For those accustomed to the debate surrounding the European Convention on Human Rights in the UK, it is a refreshing to hear a clear statement from Chris Grayling, the Secretary of State for Justice, that the Convention is “an entirely sensible statement of the principles which should underpin any democratic nation,” and this on the 14th anniversary of the Human Rights Act 1998 taking legal effect, which allowed any individual to seek redress for human rights violations directly in UK courts.

Headlines have trailed that the Secretary of State, on behalf of the Conservative Party and in advance of the UK general election in May 2015, has issued a threat that the UK will denounce the Convention and repeal the Human Rights Act unless the European Court of Human Rights changes its approach and respects parliamentary sovereignty. Leaving aside the fact that the Court does respect parliamentary sovereignty, subjecting human rights protection to the control of one nation State would be dangerous and would reverse in an instant the progress made in the setting of human rights standards in the last 60 years.

Beyond the headlines are more damning proposals, accurately summarised here – that essentially would remove the right of some individuals to hold the State to account and establish asymmetrical application of human rights dependent upon the qualities of an individual’s ‘responsibilities in society’, the seriousness of the case, and the wonderfully vague threshold of whether the case arises in an area of law that already applies human rights law.

Read the rest of this entry…

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Announcements: EJIL: Live!; ILA-ASIL Asia-Pacific Research Forum Call for Papers; Conference on Children & International Criminal Justice at Georgia Law; Conference at Aarhus University on Inter/Trans-national Law; Conference in London on EU law and International Law

Published on October 4, 2014        Author:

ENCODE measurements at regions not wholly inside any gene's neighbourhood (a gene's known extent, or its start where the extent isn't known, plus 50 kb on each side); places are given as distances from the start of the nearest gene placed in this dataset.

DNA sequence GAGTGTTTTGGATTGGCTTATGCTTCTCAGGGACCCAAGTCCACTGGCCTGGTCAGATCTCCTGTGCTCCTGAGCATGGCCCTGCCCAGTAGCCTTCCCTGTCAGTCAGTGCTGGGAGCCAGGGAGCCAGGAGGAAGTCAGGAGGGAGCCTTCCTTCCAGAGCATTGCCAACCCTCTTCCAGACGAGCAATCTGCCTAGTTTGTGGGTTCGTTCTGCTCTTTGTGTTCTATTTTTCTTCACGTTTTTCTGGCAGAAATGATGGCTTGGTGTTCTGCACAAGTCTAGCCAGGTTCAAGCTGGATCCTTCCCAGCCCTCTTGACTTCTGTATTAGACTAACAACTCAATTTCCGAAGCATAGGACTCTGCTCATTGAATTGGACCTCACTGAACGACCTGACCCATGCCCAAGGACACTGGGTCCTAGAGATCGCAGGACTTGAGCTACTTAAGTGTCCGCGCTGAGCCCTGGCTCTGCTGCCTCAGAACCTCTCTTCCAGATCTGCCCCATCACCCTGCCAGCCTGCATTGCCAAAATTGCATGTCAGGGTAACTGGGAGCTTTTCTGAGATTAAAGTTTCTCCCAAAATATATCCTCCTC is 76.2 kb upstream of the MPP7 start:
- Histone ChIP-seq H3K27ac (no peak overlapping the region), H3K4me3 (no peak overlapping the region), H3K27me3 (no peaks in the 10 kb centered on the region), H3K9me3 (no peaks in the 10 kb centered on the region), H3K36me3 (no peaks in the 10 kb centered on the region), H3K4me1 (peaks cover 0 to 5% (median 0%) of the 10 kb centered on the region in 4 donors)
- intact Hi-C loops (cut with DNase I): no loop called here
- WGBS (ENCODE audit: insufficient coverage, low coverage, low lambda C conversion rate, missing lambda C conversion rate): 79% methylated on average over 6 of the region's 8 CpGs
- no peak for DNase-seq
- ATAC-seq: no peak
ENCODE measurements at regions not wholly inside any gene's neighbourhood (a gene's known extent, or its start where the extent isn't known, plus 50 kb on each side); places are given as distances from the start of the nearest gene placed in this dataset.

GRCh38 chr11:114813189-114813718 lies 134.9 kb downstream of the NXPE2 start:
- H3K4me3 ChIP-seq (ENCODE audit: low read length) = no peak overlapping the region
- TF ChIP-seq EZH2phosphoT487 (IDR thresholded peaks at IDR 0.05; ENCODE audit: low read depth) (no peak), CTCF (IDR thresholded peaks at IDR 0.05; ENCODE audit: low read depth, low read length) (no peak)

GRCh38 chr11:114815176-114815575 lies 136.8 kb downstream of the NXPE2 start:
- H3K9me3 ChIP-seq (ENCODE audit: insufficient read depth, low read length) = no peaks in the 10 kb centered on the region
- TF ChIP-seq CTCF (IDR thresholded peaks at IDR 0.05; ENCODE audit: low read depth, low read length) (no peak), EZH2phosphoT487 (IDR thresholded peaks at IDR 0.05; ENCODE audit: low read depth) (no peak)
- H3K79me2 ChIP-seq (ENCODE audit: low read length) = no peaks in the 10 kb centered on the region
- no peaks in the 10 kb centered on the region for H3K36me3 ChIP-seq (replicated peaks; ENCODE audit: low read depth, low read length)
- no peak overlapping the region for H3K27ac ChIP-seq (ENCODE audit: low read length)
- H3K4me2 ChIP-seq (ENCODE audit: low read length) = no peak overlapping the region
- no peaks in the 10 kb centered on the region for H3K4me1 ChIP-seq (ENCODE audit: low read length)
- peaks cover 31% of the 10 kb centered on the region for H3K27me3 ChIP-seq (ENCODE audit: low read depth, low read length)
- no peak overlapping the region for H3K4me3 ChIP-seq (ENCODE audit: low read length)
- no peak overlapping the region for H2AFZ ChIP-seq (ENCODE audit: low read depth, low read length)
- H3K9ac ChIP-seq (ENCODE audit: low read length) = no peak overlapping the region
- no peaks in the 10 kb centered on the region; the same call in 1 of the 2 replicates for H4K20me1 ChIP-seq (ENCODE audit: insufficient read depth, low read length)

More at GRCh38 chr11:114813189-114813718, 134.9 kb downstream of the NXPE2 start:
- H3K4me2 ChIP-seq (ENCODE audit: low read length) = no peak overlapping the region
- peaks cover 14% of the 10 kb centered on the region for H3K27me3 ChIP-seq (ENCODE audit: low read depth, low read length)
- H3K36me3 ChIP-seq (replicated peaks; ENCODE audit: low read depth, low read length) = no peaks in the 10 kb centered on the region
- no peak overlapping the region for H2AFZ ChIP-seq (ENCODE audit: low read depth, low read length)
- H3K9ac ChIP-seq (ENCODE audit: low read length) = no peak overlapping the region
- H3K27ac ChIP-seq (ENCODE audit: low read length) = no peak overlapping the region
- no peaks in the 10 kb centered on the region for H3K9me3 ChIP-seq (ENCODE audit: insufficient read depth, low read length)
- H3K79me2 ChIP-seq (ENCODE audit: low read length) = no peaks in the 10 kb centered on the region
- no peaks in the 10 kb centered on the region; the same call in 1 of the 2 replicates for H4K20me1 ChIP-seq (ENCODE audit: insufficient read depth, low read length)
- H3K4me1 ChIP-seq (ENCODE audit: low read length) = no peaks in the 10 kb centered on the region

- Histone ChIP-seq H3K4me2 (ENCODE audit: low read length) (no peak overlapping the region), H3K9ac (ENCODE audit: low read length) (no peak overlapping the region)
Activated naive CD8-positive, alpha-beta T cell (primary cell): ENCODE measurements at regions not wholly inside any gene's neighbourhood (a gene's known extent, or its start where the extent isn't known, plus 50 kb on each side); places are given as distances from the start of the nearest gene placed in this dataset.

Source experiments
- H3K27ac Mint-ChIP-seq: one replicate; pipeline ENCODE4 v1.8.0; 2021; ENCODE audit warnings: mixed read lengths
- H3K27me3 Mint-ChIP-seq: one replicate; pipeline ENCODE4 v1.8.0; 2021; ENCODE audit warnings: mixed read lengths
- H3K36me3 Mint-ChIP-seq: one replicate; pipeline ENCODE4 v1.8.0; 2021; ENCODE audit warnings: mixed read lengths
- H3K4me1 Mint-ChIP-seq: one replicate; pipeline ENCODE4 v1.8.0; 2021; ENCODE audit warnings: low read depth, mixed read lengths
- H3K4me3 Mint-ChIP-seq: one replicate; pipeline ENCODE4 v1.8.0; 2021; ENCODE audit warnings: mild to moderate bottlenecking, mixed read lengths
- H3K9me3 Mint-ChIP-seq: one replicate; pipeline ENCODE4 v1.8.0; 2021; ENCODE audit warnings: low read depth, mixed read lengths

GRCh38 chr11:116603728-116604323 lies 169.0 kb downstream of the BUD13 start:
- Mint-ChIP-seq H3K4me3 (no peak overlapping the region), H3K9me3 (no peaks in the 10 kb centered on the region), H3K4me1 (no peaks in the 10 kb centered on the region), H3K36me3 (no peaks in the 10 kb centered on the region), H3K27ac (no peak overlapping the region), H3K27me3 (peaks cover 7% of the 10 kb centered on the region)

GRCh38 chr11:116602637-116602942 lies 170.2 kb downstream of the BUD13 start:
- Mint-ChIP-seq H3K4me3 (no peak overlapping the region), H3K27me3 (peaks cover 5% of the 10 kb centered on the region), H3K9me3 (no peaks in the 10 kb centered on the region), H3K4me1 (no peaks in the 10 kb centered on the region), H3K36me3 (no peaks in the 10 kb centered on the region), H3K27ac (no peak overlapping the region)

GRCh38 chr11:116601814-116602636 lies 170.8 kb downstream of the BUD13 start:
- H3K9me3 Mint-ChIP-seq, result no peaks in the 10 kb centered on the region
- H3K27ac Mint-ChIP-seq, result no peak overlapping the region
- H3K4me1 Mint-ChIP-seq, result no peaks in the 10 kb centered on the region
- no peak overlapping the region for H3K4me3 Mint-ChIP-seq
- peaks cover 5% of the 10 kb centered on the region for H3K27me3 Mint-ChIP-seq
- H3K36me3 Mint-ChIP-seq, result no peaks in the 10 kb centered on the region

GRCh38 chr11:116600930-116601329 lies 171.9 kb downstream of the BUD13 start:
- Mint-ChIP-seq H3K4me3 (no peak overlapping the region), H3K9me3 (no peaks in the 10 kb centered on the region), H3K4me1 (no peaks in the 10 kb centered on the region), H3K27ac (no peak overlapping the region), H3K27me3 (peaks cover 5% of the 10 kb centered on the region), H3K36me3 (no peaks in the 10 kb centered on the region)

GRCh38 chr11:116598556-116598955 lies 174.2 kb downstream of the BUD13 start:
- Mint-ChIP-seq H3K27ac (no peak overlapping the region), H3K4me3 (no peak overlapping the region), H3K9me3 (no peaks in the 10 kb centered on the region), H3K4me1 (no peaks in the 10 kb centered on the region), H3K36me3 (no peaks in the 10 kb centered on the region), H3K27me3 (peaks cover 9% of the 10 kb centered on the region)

1.   In case you missed it: Episodes 1 and 2 of EJIL:Live! are available onlineEpisode 1 presents both video and (edited) audio versions of a “Fireside Chat” between the Editor-in-Chief of the Journal, Joseph H. H. Weiler, and Maria Aristodemou, whose article “A Constant Craving for Fresh Brains and a Taste for Decaffeinated Neighbours”, appears in EJIL 25:1 (2014). The audio podcast also features a conversation with EJIL’s Book Review Editor, Isabel Feichtner; and a discussion with the Editors of EJIL: Talk!, Dapo Akande and Marko Milanovic, on the recent decision of the International Court of Justice in Whaling in the Antarctic (Australia v. Japan: New Zealand intervening), the crisis in Crimea, and much more. Episode 2 features an extended “Fireside Chat” between the Editor-in-Chief of the Journal, Professor Joseph Weiler, and Oliver Diggelmann (University of Zurich) and Tilmann Altwicker (University of Basel), whose article “How is Progress Constructed in International Legal Scholarship?”, appears in Vol. 25, Issue 2 of EJIL.

2.  Call for Papers: 2015 ILA-ASIL Asia-Pacific Research Forum, Taipei, Taiwan. The Chinese (Taiwan) Society of International Law will hold the ILA-ASIL Asia-Pacific Research Forum on May 25-26, 2015 in Taipei, Taiwan. The theme of the Research Forum is “Integrating the Asia-Pacific: Why International Law Matters?” Paper proposals should be submitted by January 20, 2015 to ila {at} nccu.edu(.)tw. The call for papers is available here. Other inquiries can be directed to Pasha Hsieh, co-chair of the Research Forum (pashahsieh {at} smu.edu(.)sg).

3.  Conference on Children and International Criminal Justice at Georgia Law.  The International Criminal Court’s Prosecutor Fatou Bensouda will deliver the keynote address at   “Children & International Justice,” an international experts’ conference, to be held Tuesday, October 28, 2014, at the University of Georgia School of Law in Athens. The law school is home to Professor Diane Marie Amann, who serves as Bensouda’s Special Adviser on Children in and affected by Armed Conflict. Taking part will be more than 2 dozen experts in children’s rights, international criminal law, and transitional justice, who will address a range of issues in a public morning session and in closed afternoon workshops. Experts will be drawn from academia, practice and from international organizations. The discussions will assist advising in the ongoing process of development of the Office of the Prosecutor Policy Paper on Children. The keynote address and the plenary presentations, along with student rapporteurs’ Chatham-House-Rules accounts of the breakout sessions, will be published in the Georgia Journal of International & Comparative Law.  Sponsors, in addition to the journal and the law school, are the law school’s Dean Rusk Center for International Law & Policy, the Georgia Law Project on Armed Conflict & Children, the African Studies Institute of the University of Georgia, the Planethood Foundation, and the American Society of International Law-Southeast. Details are available here and registration can be done here.